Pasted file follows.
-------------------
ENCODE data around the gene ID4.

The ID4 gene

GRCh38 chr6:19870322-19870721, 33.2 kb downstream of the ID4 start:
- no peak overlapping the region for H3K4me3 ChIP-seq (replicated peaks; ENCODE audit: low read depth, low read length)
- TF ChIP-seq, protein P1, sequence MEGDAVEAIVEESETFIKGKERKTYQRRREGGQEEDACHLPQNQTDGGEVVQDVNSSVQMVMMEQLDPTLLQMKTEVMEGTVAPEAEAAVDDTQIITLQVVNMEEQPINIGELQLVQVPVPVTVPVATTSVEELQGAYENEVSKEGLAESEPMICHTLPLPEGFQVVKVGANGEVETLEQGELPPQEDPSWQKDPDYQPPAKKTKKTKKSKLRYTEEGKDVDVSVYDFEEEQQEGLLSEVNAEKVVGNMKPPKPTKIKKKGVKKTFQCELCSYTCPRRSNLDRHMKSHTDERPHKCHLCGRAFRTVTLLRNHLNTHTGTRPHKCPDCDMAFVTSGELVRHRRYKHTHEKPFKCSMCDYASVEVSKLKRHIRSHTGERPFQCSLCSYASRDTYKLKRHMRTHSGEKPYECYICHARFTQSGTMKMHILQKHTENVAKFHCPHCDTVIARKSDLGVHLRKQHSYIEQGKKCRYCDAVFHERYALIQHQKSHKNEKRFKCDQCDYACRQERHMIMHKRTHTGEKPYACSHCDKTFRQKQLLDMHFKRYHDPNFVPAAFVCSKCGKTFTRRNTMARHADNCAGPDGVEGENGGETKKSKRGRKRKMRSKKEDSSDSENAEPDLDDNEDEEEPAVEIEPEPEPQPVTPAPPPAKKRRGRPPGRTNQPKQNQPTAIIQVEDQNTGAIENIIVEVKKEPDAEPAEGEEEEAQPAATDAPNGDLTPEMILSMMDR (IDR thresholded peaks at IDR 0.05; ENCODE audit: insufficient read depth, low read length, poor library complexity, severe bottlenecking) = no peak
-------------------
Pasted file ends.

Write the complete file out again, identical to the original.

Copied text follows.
ENCODE data around the gene ID4.

The ID4 gene

GRCh38 chr6:19870322-19870721, 33.2 kb downstream of the ID4 start:
- no peak overlapping the region for H3K4me3 ChIP-seq (replicated peaks; ENCODE audit: low read depth, low read length)
- TF ChIP-seq, protein P1, sequence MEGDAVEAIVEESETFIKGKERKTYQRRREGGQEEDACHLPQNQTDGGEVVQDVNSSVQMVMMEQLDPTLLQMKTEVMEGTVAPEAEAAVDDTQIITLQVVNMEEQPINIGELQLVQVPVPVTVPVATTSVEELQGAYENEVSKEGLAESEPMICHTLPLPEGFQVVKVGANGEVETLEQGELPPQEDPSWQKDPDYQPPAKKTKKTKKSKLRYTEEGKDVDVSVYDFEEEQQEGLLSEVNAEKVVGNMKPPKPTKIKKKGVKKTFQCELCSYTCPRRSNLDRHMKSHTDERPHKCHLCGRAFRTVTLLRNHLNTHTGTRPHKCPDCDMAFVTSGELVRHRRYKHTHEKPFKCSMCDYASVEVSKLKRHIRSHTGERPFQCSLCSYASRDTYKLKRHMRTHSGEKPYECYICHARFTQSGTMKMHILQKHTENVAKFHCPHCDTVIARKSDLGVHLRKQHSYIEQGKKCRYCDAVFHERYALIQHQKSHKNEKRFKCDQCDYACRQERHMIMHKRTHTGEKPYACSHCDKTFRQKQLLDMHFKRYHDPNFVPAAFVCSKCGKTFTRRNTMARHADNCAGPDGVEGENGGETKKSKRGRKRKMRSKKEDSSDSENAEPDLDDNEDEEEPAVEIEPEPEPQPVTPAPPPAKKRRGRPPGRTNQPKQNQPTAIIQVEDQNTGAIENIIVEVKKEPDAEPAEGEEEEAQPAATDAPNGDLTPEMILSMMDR (IDR thresholded peaks at IDR 0.05; ENCODE audit: insufficient read depth, low read length, poor library complexity, severe bottlenecking) = no peak